Time for a look at our holidays

Matariki signals a time for change, writes Philip Temple.

The first public holiday for Matariki should be the signal not only for a new year, but also for a change to other national celebrations more fitting of a country in the South Pacific.

I grew up in England, so white Christmases and Santa Claus myths made sense. But when I arrived here in the late 1950s, it seemed absurd to be having Christmas dinners with plum pudding and cards with English or American winter scenes at the height of our summer. It still does. New Year makes some kind of sense because at least it marks the start of the calendar year. But its original marking of the northern Matariki has been lost. Another celebration that increasingly made no sense to me was Guy Fawkes, but the chance to explode a lot of fireworks has — just — kept it going.

When I moved with my young family to Banks Peninsula in the early 1970s, I knew nothing of Matariki but I did know winter solstice marked a major turn of seasons. So when Guy Fawkes time turned up again in November, I bought a bunch of fireworks and stored them carefully in the hot water cupboard. When the next winter solstice arrived, we invited a lot of friends to come and stay with us, built a big bonfire in the adjacent section, brewed some gluhwein, roasted potatoes in the embers, and let off the fireworks. It all seemed so right and a great time was had by all.

So, for starters, it is about time we ditched Guy Fawkes and began thinking about our own gunpowder plot to blow up out-of-date and out-of-location celebrations. First, let’s have a proper New Year holiday for schools around Matariki. Second, readjust summer school holidays to the most logical time — the end of January until the beginning of March. Keep Christmas-New Year as a short mid-term-type of holiday, like it is in the northern hemisphere.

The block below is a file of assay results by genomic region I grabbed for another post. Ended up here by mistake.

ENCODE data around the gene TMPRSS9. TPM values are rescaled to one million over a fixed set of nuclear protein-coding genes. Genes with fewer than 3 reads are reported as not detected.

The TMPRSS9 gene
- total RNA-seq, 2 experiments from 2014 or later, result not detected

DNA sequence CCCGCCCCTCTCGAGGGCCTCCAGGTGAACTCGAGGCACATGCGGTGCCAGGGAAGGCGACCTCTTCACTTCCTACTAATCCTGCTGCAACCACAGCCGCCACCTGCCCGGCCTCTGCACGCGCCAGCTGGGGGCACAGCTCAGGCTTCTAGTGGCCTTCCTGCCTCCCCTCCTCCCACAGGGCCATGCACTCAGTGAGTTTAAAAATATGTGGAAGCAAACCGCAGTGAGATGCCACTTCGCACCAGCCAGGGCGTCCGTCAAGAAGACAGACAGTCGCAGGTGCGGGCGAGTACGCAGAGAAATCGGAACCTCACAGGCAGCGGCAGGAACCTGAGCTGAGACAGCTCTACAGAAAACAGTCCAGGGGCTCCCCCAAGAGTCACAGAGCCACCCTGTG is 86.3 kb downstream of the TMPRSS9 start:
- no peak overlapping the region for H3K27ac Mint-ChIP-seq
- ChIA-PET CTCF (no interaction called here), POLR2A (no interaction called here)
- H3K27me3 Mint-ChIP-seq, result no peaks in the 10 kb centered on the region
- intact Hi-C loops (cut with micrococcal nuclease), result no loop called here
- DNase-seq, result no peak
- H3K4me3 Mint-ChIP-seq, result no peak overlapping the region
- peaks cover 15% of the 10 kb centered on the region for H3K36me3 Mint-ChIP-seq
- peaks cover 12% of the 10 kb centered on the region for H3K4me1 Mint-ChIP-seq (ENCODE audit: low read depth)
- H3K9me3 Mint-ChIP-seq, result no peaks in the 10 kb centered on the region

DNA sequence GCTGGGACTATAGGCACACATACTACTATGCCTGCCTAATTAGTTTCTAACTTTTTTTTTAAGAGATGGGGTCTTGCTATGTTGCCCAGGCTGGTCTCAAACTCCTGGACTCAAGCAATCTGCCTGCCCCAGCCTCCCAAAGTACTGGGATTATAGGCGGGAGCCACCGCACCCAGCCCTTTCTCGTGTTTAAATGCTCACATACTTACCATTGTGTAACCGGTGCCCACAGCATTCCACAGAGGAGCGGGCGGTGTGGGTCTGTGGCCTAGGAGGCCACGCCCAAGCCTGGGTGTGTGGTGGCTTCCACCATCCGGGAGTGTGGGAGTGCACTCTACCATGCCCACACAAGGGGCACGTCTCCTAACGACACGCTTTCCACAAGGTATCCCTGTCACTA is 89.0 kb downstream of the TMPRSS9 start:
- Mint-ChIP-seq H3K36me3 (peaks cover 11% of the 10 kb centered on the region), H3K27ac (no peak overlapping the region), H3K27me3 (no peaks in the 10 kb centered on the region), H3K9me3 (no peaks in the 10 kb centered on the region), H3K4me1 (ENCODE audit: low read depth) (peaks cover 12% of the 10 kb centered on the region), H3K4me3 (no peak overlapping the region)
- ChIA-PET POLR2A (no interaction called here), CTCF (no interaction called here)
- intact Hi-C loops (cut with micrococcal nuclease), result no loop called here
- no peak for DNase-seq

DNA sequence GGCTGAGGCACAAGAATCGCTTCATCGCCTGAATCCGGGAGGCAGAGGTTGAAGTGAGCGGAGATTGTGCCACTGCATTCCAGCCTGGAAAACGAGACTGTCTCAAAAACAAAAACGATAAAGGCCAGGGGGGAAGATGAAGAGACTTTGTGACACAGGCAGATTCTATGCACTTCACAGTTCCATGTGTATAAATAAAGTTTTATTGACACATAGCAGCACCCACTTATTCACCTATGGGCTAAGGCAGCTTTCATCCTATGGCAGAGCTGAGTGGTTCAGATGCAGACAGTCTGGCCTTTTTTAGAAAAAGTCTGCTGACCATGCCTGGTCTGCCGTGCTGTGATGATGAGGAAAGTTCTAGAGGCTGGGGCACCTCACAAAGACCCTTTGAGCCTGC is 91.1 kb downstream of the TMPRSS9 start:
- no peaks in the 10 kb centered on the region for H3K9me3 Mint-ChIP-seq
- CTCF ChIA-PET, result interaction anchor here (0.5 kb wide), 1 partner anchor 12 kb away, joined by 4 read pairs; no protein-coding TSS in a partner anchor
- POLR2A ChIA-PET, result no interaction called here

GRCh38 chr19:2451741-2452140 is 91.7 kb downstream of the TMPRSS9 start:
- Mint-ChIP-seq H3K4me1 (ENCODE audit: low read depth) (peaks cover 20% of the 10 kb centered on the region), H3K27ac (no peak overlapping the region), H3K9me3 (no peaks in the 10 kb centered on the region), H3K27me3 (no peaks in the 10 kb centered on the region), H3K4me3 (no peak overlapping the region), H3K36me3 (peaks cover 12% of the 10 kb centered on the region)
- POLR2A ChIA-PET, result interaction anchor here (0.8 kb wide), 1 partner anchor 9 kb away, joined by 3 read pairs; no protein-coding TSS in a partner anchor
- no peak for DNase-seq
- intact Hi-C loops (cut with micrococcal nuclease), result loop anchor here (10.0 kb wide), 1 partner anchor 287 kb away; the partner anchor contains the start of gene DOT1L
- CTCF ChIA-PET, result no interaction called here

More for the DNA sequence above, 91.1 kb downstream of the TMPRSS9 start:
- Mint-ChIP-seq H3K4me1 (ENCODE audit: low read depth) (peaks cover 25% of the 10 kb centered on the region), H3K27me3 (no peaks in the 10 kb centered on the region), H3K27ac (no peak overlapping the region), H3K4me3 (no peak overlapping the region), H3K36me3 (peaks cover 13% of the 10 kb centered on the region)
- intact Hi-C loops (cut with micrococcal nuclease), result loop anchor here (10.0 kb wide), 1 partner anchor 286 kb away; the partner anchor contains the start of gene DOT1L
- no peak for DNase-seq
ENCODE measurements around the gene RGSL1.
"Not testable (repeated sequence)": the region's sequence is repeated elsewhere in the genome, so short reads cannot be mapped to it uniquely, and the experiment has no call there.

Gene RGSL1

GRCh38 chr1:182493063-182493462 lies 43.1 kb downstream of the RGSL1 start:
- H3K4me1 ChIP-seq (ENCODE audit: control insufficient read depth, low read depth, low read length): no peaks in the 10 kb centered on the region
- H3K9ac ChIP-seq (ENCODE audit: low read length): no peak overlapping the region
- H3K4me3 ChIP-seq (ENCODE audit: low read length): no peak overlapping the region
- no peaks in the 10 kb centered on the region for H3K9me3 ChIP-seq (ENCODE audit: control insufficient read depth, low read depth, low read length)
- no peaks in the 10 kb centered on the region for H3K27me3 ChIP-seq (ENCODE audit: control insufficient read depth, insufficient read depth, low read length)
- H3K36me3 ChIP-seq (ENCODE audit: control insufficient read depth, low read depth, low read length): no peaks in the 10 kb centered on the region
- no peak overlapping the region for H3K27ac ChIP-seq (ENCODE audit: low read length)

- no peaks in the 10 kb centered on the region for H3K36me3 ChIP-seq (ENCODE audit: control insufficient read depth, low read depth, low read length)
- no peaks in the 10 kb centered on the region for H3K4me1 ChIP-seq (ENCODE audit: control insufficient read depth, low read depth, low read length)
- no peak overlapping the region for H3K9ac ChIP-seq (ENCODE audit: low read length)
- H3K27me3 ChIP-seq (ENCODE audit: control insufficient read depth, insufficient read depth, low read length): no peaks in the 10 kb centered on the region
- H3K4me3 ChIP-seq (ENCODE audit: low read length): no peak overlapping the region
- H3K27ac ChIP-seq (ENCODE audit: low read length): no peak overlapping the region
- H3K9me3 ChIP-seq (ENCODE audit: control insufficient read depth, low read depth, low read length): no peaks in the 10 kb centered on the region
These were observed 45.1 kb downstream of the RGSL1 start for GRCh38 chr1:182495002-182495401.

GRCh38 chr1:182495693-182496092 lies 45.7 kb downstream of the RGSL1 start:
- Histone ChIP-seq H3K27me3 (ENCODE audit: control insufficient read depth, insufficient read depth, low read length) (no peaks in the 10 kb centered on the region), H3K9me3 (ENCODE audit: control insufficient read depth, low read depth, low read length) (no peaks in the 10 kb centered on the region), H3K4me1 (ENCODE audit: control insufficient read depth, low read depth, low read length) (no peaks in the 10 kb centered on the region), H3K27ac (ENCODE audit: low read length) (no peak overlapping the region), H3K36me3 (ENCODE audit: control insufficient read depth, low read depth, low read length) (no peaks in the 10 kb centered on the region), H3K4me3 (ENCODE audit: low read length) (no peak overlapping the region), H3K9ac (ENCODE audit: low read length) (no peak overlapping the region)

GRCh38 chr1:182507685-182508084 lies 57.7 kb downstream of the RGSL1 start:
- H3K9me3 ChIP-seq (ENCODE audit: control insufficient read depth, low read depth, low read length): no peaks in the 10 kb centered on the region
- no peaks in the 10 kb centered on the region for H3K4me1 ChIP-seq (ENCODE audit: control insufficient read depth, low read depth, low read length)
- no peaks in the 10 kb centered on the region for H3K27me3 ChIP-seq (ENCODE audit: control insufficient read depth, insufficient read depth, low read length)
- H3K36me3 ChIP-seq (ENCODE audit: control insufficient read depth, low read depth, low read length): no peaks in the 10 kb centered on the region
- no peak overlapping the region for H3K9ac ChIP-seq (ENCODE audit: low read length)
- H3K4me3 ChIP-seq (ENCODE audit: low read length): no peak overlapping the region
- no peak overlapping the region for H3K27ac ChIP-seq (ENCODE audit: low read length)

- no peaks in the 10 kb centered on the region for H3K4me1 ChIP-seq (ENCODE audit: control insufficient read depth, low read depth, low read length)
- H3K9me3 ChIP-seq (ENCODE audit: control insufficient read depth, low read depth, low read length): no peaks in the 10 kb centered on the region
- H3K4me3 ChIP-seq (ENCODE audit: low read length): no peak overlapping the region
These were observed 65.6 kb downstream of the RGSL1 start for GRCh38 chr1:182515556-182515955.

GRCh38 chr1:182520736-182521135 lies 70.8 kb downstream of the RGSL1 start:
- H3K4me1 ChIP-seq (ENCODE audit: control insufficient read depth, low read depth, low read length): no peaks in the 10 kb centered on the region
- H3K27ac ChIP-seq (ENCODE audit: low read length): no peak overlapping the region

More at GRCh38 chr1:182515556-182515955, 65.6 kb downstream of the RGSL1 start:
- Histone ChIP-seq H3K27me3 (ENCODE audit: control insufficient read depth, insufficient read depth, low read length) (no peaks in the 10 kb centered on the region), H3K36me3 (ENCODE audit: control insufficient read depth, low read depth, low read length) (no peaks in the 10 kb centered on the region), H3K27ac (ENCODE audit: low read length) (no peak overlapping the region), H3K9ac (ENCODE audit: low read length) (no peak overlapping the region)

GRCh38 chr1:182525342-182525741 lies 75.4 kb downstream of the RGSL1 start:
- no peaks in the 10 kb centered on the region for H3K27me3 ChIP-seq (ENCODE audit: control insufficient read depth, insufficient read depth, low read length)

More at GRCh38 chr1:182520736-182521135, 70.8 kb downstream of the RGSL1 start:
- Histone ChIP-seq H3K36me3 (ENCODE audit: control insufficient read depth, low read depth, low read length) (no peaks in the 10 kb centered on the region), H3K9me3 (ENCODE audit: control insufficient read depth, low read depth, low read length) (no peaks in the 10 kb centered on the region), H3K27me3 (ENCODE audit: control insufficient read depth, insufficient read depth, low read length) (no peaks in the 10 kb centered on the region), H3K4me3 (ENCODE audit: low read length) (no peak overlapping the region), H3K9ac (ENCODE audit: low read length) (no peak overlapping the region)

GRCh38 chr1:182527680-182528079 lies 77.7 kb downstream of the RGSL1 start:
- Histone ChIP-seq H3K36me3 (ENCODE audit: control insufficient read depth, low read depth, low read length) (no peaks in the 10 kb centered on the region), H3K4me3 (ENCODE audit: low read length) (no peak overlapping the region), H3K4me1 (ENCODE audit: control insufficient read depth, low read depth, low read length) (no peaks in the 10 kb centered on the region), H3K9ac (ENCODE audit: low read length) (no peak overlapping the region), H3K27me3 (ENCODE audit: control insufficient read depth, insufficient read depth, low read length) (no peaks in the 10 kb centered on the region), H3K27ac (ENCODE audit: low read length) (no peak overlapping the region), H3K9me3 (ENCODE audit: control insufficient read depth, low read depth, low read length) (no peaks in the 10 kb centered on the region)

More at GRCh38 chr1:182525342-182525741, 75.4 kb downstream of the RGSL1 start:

Many people still value and observe the religious traditions attached to Christmas but we need to dial back on the strictly commercial exploitation of the birth of Christ that has overtaken its faith-based expression.

But, since I would not like to face the wrath of the many New Zealanders with Scottish ancestry, let’s just leave Hogmanay where it is, eh?

Matariki is described as a time to consider the past and the lives of our ancestors, as well as for planning and planting for our future.

Let’s go for changes that suit us, not the north, and, while we are at it, also begin planning for the republic that will become inevitable after Queen Elizabeth II dies.

Let’s go for it.

 -  Dr Philip Temple is a Dunedin author and historian.

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